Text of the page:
Software Engineering
Updated Sat, 10 Sep 2022 17:31:05 GMT

What's the difference between working at a software company and a company whose focus is in another field?

Recently, I was approached by a local ad agency with a job opportunity. They are bringing all web/interactive development in-house and adding to their development team.

I'm growing sick of my cushy, yet boring corporate job, and am intrigued by the position.

Having only worked for software shops where the primary business was making software, I worry that they may not put emphasis on quality software practices, since development is not the focus of their business.

Could anyone with experience at both compare/contrast working at a software company with working at a company that just happens to have an in-house software development team or department?


It will depend on the company. But usually, if it isn't their main focus, the software will be of lesser quality. The process, if they have any, will be less stringent. The testing non-existant. And the work overall less technically challenging.

They'll want it to work, and work now, and that'll be good enough.

But some places are hip about software development, even if they're mom & pop shops doing something else entirely. It depends on the business leadership being open to good ideas, the tech leadership knowing enough to do it right, and having people that can explain a good idea. Which might be you.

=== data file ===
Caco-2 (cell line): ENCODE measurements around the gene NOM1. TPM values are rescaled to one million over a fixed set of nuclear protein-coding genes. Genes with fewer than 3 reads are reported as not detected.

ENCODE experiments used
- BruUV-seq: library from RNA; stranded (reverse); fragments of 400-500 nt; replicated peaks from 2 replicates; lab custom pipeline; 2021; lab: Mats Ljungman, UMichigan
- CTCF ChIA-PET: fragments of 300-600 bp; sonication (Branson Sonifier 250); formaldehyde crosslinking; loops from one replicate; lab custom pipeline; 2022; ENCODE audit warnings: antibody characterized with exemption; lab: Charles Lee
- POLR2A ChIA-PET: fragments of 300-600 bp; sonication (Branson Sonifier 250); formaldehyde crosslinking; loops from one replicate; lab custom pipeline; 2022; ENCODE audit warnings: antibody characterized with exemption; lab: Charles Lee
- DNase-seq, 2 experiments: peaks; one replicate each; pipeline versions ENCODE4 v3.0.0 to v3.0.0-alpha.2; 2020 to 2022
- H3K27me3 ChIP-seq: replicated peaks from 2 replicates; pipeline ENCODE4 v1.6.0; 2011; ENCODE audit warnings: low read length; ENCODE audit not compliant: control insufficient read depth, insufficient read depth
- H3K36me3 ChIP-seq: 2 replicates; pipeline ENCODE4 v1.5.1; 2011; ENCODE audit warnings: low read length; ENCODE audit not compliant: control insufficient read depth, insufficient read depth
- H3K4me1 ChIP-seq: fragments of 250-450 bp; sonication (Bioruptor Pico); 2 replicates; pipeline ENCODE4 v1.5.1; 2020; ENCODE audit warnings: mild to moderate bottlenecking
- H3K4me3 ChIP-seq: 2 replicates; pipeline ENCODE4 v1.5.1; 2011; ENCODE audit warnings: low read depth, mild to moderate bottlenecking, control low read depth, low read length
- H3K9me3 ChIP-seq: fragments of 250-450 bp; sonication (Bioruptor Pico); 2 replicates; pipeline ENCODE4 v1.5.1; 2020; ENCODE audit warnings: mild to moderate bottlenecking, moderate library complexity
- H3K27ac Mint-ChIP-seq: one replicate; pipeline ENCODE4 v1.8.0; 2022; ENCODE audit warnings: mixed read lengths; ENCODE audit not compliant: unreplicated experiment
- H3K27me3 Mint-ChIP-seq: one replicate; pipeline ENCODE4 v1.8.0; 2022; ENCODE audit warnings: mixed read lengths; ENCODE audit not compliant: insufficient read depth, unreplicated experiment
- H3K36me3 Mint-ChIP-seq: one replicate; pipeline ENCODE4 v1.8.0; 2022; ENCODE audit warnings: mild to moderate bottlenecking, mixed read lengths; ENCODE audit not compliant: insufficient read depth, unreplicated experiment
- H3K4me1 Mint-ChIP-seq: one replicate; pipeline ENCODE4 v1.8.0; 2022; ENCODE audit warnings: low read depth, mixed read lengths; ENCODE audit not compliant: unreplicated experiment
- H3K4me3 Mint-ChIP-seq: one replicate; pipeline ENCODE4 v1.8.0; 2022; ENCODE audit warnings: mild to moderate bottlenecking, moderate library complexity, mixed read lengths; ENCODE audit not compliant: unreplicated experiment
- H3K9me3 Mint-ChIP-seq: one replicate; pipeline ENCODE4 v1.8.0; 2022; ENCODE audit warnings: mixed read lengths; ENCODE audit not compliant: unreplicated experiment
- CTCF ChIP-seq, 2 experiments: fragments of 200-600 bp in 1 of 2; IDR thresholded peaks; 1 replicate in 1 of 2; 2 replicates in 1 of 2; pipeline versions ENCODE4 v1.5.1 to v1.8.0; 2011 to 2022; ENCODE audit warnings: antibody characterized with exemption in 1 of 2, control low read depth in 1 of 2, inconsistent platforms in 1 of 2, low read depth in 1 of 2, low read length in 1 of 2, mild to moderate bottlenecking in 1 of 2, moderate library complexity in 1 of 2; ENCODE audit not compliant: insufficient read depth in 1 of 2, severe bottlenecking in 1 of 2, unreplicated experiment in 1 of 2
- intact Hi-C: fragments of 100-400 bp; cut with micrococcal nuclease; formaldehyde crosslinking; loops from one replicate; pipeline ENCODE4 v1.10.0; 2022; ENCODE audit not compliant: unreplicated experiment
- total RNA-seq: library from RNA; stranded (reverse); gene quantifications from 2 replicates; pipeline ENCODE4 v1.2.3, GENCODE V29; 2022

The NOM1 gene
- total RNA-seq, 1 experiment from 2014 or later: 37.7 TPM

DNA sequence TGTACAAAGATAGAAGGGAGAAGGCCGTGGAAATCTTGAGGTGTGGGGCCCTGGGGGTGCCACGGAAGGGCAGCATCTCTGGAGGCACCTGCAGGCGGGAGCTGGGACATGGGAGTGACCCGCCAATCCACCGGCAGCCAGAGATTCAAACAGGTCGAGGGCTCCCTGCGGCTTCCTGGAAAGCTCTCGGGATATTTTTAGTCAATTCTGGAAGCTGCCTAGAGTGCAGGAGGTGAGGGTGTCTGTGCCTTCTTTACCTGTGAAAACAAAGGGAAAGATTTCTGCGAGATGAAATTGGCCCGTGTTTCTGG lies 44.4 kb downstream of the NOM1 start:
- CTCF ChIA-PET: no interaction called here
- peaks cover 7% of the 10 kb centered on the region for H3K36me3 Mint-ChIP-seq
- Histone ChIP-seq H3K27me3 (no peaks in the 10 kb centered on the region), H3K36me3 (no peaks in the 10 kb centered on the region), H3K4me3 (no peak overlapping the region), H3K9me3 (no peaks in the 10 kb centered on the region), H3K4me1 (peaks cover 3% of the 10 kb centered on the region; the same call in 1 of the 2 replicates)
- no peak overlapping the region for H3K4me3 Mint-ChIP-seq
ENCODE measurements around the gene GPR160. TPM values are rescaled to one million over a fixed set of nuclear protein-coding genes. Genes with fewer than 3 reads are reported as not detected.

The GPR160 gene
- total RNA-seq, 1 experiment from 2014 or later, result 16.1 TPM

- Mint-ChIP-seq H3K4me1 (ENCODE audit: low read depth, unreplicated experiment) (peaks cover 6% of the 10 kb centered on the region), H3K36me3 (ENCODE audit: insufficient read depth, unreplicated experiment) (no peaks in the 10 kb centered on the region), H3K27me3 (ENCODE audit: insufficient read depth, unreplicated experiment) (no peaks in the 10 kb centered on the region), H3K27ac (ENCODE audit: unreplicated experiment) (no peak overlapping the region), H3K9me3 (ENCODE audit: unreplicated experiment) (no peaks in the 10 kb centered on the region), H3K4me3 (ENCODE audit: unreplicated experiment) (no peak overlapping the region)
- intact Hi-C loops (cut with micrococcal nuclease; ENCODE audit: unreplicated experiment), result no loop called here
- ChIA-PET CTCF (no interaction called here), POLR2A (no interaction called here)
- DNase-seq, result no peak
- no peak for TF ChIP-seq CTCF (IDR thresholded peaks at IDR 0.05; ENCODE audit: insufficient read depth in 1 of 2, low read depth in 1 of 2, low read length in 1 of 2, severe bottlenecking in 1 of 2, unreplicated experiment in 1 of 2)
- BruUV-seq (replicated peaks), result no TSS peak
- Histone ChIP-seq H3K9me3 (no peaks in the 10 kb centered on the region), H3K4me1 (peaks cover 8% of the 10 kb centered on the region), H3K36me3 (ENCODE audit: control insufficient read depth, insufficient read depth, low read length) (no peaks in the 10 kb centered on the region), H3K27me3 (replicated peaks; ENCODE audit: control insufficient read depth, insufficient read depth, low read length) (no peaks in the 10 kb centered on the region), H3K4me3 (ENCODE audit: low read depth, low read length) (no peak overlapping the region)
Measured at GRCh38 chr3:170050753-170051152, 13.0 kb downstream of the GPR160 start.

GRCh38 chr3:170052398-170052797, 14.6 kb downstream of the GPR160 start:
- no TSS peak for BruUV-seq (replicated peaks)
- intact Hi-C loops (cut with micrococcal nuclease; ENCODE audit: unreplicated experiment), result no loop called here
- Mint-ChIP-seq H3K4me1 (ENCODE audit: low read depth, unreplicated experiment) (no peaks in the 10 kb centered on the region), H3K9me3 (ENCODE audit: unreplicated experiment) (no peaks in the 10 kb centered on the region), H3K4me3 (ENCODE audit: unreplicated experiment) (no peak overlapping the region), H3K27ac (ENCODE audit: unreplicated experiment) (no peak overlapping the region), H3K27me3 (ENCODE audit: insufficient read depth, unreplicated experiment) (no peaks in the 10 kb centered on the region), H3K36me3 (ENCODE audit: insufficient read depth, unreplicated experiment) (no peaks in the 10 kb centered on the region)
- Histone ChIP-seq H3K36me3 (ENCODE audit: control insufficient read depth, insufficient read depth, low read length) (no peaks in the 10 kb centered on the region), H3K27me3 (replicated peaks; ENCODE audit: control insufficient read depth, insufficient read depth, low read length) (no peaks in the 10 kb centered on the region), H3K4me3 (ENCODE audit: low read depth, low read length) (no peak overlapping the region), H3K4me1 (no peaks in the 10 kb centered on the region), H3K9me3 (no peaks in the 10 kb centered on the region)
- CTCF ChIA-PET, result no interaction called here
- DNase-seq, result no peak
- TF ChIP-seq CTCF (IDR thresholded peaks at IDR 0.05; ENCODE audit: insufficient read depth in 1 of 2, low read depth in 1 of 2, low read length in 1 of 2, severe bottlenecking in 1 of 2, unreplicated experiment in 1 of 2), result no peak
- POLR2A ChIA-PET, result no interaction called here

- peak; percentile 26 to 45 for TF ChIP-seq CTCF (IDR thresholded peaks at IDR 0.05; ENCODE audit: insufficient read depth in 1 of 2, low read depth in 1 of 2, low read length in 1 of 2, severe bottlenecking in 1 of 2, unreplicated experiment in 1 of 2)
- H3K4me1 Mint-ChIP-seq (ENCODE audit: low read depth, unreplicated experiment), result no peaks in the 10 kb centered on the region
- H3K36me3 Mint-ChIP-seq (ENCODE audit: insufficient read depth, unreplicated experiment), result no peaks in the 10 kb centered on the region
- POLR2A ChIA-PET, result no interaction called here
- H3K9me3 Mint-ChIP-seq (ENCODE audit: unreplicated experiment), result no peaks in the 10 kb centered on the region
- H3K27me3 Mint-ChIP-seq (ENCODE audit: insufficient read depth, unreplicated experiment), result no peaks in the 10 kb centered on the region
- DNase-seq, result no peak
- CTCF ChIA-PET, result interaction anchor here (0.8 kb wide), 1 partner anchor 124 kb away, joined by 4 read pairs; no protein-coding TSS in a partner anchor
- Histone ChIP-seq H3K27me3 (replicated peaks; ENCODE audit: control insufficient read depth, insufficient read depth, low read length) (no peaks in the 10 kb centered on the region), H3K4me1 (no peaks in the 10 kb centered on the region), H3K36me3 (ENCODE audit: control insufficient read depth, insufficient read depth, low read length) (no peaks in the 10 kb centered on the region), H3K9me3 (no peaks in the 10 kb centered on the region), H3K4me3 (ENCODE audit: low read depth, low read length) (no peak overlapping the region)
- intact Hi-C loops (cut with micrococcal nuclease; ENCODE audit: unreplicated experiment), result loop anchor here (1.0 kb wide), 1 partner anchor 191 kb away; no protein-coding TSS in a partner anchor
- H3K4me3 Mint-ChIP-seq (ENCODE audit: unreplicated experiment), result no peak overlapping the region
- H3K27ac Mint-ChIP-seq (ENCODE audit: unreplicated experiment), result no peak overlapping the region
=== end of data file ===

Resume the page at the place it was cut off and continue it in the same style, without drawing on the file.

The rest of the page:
Interview the company. Ask them if the know of/adhere to the Joel test. Most of them are good points. See if they understand technical debt and the mythical man-month. Who is your project manager, what process does he use, and how geeky is he?

Comments (5)

  • +2 – Good answer, I think the "work now, and that's good enough" is my biggest concern. Those are good tips for interview questions also. — Jul 28, 2011 at 17:44  
  • +5 – I almost -1'd for "less challenging" - but the rest of the post I agree with. Worked both in SW shops and in operational corporations for 20+ yrs, & have to say that the operational shops are just as challenging. 1) you as the developer face your customer directly every single day. 2) you don't worry about scope creep - it's scope explosion. 3) the business throws anything and everything at you, in quick succession - you don't have the luxury in spending a day or a week on a module in peace, you take what time you get. NB: not saying SW shops are all roses - they aren't. — Jul 28, 2011 at 21:25  
  • +3 – bear in mind that wanting it to work and work now is sometimes the right decision, ultimately you have to understand the business — Jul 28, 2011 at 21:46  
  • +1 – Also on difficulty level: When comparing enterprise software to typical commercial OTS (excluding stuff like games, device drivers, embedded, etc.), you'll usually end up dealing with more stringent reliability and performance requirements, which often trump concerns about the user experience. It really does take talent to keep these all in balance. The software quality is often lower simply because these companies have a hard time attracting the smartest developers (often justifiably so). — Jul 28, 2011 at 23:40  
  • +2 – This is my experience. It depends almost entirely on the particular company but on average a non-software company is more likely to have a bad environment and slothful/lazy developers that only care about getting things done quick instead of doing things right. — Aug 03, 2011 at 18:20